Project Veritas, an organization known for undercover video stings of mainstream news outlets and left-leaning activists, have stated in a new court filing that the FBI deemed the outlet to be part of the news media despite prosecutors later arguing that what the operation does is not journalism.
Project Veritas says it learned the FBI’s initial characterization of it from an unnamed FBI agent who considered the actions against the organization to be improper.
The agent sat for a video interview with Project Veritas’ founder, James O’Keefe, and provided O’Keefe a copy of an FBI document he said detailed the opening of an investigation into the group days before the presidential election in 2020, according to the filing in U.S. District Court in Manhattan.
The federal probe centered on the reported theft of a diary and other personal possessions from President Biden’s daughter, Ashley Biden, and led to FBI raids at the home of O’Keefe and two other individuals affiliated with the group in November 2021.
The raids kicked off a pitched legal battle between the Justice Department and Project Veritas, whose founder and attorneys contend that the organization’s activities amount to journalism and deserve all the protections accorded to reporters under federal law and Justice Department regulations.
Justice Department officials in Washington have declined to comment on whether the search warrants and data seizures aimed at Project Veritas were approved under federal guidelines that strictly limit investigative actions involving the news media.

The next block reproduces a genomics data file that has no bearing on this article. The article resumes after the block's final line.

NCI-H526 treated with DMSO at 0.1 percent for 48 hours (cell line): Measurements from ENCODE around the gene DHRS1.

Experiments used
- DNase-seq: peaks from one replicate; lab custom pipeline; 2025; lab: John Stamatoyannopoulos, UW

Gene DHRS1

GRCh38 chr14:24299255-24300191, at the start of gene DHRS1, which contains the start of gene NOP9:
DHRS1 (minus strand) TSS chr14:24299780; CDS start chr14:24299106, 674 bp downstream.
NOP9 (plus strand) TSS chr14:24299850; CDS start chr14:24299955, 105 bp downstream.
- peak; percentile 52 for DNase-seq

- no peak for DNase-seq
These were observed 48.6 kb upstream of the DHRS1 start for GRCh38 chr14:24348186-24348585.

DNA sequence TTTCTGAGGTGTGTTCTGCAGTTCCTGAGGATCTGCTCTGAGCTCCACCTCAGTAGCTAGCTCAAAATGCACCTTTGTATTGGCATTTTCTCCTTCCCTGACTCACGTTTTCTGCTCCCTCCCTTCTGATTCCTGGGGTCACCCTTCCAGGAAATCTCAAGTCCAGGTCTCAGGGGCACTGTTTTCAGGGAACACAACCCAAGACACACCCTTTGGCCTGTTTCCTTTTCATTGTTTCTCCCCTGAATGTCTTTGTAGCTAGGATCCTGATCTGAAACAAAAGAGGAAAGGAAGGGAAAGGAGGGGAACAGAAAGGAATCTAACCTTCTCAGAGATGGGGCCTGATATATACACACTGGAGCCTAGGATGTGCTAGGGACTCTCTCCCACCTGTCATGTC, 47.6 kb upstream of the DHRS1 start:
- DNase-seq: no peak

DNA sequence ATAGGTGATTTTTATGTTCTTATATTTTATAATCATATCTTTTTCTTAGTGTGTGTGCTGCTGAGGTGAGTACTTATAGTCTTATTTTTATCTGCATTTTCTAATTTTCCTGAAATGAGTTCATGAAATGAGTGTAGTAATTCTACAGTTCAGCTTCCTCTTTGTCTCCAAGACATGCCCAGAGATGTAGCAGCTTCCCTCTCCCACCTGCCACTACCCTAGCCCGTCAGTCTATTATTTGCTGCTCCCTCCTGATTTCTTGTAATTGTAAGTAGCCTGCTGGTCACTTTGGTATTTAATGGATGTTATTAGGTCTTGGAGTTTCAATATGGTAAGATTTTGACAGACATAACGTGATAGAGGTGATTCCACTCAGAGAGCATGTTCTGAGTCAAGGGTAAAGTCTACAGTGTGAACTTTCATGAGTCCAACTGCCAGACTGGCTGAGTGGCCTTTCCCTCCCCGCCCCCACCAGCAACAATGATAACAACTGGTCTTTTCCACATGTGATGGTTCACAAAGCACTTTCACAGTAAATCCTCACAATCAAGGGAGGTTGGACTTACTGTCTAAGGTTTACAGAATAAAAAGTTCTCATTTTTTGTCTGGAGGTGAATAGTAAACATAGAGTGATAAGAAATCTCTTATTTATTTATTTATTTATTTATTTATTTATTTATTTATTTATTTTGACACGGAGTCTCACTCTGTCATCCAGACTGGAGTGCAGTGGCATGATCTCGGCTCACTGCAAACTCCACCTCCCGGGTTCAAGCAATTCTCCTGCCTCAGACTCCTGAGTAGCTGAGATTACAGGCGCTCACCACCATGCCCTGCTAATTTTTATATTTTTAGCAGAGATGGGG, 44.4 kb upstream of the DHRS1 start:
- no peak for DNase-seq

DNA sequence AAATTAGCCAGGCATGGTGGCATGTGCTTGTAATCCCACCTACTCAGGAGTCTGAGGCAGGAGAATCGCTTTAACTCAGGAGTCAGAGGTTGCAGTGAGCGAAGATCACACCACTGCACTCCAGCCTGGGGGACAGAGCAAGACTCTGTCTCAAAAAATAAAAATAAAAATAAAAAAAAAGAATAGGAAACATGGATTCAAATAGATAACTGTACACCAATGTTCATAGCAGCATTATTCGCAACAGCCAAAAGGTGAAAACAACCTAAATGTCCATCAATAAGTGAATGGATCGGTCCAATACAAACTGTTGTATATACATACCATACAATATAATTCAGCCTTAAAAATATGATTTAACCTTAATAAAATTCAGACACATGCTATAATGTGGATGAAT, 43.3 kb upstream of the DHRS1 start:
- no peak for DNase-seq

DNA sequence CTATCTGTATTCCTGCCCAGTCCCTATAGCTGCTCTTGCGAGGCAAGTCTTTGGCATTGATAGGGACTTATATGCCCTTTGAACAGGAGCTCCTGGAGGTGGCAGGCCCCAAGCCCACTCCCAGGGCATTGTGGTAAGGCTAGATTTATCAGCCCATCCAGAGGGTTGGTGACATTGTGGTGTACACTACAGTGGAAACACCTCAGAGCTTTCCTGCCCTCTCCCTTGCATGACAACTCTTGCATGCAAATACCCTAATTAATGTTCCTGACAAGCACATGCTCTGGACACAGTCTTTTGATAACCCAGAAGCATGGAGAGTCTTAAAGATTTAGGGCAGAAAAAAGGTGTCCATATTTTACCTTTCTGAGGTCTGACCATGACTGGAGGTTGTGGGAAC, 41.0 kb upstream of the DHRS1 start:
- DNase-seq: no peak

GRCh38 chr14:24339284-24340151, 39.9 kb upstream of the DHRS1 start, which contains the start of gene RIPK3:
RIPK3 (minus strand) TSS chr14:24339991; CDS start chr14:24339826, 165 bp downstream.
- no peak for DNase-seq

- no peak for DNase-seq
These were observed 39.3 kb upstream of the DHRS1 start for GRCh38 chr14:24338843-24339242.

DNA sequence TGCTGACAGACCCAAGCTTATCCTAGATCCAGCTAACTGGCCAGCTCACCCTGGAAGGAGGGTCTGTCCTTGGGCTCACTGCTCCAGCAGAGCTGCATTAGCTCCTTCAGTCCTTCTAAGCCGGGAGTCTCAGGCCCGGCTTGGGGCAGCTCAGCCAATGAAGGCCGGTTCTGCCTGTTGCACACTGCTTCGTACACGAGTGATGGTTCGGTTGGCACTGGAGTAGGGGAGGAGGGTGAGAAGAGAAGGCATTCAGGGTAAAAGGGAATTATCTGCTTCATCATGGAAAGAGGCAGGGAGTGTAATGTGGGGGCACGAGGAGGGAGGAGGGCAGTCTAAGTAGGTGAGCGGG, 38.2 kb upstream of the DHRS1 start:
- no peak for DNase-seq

However, federal prosecutors in the U.S. Attorney’s Office for the Southern District of New York have dismissed the idea that what the video-sting purveyors do is akin to ordinary reporting.
“Project Veritas is not engaged in journalism within any traditional or accepted definition of that word,” prosecutors wrote in a court filing in November. “Its ‘reporting’ consists almost entirely of publicizing non-consensual, surreptitious recordings made though unlawful, unethical, and or/dishonest means.”
Project Veritas says in its submission Wednesday that those arguments are at odds with the details in the FBI’s computer systems indicating the probe into Project Veritas was opened as a “sensitive investigative matter” on the grounds that it involved the “news media.”
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